More Traffic than Tolls

Map depicting regions where toll lanes exist.

By: Allan Ko

Map depicting regions where toll lanes exist.

Traffic is indubitably the worst part of driving. It is the conductor of a symphony of honking horns, sprinkled with groans of frustration to accentuate the sinking feeling that you’re most likely going to be late. If only you could go into the carpool lane and cut around all this traffic!

Enter the I-680 toll lane, where the coveted position in the fast lane can be taken by anyone – for a fee. From September 9 to September 19, workers converted fourteen miles of carpool lane on the southbound portion of I-680 running from Sunol to Milpitas into an “express lane” which opened on September 20. Paying a toll via a FasTrak transponder allows solo drivers to enter the lane at three possible entrance points. Meanwhile, carpoolers, motorcyclists, and drivers of hybrid vehicles with all-access stickers can use the lane for free. Once a driver enters the lane, he may only leave through one of three specified exit points (separate from the entrance points), as the lane is marked by a distinctive double line that is illegal for anyone to cross during its operating times.

According to the toll lane’s website at, the benefits of this lane are that it “keeps local highways moving,… cuts greenhouse gases, [and] promotes ridesharing and mass transit.” However, this lane simply fails to accomplish these objectives. Because it is only legal to enter at three points and exit at three points along the entire fourteen miles, entering this express lane has little advantage over using the “normal” lanes. Moreover, those who carpool or use gas-saving vehicles lose much of their freedom, since their lane is now limited to only three entrance and three exit points. Certain exits (such as the northern Mission Boulevard exit, which leads to MSJ) lie inconveniently between two of the exit points. This makes commuting especially difficult for people who must endure the normal morning traffic just because their exit is inaccessible from the express lane. Government Teacher Jaime Richards said, “Once you enter the toll lane about four miles north of the North Mission exit… you can’t leave the express lane to exit at North Mission…. For me and a whole lot of other MSJ teachers, the toll express lane has slowed our commute.”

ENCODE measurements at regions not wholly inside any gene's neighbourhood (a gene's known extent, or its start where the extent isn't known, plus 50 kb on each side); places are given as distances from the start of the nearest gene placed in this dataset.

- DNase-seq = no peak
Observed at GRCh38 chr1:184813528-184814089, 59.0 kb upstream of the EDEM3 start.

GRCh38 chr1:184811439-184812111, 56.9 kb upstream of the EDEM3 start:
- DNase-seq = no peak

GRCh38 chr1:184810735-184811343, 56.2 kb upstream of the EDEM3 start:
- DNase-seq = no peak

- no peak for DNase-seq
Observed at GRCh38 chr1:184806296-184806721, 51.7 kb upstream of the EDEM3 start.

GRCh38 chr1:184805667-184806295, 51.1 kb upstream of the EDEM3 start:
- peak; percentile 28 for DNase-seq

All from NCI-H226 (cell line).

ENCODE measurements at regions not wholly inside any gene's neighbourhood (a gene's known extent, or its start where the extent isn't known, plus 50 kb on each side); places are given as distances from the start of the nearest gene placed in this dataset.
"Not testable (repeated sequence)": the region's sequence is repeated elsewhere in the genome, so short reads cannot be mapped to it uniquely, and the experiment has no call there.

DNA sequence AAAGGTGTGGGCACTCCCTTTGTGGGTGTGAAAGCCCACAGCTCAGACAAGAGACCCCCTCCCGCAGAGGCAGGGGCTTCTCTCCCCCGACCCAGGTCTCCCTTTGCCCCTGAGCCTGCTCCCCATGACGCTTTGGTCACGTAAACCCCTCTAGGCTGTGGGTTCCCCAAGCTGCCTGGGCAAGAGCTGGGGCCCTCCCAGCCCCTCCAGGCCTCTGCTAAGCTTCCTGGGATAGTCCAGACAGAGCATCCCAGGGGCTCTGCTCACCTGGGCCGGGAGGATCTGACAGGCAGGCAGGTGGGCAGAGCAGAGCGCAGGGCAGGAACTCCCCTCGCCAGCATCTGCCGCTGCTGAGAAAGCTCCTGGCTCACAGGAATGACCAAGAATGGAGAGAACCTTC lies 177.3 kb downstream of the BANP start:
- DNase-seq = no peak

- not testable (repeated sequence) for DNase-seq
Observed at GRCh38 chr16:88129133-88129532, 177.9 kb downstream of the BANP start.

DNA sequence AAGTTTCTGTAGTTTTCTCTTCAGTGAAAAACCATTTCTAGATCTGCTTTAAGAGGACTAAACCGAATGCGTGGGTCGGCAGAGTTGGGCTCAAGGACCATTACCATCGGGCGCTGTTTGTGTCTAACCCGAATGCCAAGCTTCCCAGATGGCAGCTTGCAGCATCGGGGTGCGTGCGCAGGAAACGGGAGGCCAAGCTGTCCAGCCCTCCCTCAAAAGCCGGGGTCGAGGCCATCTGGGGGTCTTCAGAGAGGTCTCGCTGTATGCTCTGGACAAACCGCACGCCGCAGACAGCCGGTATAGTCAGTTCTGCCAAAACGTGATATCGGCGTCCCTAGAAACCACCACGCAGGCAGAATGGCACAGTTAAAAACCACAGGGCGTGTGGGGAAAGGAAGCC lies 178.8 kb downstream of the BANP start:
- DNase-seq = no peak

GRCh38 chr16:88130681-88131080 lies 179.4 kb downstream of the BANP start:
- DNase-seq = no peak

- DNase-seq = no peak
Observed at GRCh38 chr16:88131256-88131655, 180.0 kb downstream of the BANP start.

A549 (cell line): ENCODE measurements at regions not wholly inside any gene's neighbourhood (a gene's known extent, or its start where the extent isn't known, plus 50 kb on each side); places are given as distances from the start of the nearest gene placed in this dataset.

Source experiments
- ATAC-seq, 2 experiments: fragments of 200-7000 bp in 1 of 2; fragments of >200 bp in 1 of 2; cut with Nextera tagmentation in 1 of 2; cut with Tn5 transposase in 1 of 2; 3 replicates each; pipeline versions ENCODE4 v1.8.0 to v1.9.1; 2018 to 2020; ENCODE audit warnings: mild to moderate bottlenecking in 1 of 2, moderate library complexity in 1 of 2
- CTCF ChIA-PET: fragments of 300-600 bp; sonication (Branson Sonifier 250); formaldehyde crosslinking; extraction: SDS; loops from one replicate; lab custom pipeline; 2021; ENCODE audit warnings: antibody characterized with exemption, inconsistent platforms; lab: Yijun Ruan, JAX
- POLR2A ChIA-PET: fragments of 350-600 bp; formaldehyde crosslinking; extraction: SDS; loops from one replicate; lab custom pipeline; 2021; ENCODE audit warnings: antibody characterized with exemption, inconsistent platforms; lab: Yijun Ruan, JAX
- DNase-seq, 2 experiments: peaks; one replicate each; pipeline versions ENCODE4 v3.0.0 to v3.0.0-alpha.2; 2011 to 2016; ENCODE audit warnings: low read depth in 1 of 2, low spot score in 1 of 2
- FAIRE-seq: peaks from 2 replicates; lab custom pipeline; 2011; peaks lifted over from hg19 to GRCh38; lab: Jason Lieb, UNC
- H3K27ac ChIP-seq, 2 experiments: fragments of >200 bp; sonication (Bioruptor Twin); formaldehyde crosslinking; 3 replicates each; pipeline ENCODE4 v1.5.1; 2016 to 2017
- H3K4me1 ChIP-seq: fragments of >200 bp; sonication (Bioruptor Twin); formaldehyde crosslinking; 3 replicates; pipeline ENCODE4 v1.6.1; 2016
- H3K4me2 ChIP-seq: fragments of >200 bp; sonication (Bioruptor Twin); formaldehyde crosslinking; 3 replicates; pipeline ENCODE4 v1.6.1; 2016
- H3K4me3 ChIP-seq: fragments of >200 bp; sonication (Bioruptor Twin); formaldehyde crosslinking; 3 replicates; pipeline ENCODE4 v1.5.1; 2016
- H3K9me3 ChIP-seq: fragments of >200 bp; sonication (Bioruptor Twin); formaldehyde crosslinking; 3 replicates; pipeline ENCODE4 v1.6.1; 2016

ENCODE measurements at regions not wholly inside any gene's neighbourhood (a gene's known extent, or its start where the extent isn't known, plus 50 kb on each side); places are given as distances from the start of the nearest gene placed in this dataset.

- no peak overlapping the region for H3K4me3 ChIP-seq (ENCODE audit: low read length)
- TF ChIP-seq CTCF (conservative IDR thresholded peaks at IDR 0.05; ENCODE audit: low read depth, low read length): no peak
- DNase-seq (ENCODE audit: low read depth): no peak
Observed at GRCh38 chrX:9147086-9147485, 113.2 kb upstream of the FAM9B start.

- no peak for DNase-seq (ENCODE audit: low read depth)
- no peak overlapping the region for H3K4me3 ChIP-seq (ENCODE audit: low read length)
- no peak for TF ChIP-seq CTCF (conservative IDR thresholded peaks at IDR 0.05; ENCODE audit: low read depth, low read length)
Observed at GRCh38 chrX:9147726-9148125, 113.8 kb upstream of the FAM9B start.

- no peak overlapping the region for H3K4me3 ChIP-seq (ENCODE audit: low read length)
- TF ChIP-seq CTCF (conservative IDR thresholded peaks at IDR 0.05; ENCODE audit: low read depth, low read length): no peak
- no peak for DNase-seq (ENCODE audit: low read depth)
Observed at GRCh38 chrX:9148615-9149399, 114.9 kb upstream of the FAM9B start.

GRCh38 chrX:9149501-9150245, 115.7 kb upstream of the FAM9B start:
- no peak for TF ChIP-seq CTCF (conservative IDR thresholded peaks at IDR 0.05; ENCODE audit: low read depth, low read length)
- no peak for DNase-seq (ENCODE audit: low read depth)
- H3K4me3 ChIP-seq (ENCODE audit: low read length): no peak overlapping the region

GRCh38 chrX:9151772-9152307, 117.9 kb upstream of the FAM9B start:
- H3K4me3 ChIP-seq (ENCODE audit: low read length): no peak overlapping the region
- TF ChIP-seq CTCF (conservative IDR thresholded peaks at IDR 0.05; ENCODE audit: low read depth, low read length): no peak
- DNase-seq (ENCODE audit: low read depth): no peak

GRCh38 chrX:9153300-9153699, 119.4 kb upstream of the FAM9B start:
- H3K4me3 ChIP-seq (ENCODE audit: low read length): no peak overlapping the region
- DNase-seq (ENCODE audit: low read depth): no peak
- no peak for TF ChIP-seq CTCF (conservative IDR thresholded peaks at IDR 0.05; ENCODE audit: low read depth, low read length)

When actually saving gas and the environment is considered, it is neither ethical nor logical to allow people to have the privileges of this lane by paying a toll instead of conserving fuel. The original purpose of the carpool lane was to encourage drivers to save gas by using hybrids or motorcycles, or by carpooling, and awarding these drivers with fast lane privileges. By giving the same privileges to any paying driver, the government is sending the message that it is acceptable to release more greenhouse emissions, as long as you have money. It is difficult to see how such a policy “cuts greenhouse gases” or “promotes ridesharing and mass transit.”

In the midst of economic uncertainty and a large budget deficit, it may have made sense to set up a system like this toll lane to earn the government more money. However, this lane ends up costing more than money and instead impacts the traffic of I-680 and the health of our planet. As such, the government should have thought twice before foolishly capitalizing on a “money-making” idea. ▪

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